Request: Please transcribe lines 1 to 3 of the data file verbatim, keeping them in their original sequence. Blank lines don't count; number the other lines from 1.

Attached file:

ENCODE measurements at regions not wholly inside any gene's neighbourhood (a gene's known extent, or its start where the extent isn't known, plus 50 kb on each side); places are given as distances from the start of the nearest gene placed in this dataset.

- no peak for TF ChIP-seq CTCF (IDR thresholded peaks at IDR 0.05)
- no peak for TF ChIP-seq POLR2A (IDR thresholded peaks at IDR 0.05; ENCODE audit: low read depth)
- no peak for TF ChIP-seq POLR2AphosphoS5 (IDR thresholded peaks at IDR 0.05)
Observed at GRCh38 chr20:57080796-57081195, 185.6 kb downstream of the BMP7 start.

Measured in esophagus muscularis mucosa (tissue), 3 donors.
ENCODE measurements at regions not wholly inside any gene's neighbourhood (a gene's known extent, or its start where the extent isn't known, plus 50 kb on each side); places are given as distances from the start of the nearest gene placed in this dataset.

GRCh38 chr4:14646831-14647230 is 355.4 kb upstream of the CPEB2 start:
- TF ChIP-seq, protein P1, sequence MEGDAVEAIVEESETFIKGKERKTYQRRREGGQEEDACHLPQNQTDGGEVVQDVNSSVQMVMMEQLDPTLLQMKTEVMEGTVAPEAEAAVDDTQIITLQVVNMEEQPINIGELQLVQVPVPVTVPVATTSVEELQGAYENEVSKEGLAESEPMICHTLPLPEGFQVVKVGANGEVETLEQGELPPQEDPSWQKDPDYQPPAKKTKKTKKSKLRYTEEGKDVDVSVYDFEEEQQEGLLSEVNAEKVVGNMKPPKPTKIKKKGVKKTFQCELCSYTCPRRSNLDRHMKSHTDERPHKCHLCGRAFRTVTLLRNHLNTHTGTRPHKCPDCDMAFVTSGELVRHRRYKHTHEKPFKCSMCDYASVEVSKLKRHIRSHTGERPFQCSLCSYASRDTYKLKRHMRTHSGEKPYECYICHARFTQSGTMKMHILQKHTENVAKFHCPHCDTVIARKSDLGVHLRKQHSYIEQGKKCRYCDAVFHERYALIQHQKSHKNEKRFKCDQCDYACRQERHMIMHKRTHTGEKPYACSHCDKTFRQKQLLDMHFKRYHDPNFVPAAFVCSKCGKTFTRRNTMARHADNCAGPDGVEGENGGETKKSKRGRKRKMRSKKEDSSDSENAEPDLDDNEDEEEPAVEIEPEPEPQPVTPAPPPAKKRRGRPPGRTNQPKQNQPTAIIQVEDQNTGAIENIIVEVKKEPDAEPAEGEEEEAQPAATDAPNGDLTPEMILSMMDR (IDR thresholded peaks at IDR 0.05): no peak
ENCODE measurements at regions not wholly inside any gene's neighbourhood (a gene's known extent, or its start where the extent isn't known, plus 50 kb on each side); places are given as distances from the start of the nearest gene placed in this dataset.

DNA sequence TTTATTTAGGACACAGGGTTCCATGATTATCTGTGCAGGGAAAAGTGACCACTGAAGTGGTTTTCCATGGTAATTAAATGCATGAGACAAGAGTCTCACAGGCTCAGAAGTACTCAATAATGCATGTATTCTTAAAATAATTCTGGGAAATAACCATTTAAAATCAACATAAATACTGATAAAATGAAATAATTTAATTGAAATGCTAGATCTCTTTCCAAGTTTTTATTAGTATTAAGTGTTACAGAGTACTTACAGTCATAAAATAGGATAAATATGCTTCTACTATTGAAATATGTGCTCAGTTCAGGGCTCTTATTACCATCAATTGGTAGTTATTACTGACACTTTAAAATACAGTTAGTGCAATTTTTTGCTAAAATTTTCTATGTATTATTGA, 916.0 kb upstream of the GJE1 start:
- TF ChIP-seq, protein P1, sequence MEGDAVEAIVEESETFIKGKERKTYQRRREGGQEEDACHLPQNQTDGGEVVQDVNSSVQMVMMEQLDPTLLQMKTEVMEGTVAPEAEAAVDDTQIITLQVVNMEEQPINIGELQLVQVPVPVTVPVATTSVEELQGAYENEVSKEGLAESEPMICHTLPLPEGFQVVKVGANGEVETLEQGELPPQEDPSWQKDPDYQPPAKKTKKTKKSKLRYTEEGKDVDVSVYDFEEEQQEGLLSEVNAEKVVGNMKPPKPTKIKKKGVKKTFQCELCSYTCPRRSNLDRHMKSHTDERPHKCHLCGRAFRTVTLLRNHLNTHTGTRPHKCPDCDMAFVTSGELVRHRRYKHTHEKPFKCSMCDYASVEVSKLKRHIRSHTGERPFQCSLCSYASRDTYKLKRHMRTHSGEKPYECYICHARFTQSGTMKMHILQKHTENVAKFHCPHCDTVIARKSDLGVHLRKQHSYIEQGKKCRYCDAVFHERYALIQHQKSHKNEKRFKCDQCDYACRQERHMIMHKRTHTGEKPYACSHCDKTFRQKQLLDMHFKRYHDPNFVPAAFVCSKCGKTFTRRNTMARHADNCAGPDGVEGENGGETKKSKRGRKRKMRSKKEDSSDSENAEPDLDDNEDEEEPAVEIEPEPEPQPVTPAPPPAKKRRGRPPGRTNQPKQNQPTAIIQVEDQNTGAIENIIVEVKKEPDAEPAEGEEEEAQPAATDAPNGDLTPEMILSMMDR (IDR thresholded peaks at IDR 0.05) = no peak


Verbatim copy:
ENCODE measurements at regions not wholly inside any gene's neighbourhood (a gene's known extent, or its start where the extent isn't known, plus 50 kb on each side); places are given as distances from the start of the nearest gene placed in this dataset.

- no peak for TF ChIP-seq CTCF (IDR thresholded peaks at IDR 0.05)
- no peak for TF ChIP-seq POLR2A (IDR thresholded peaks at IDR 0.05; ENCODE audit: low read depth)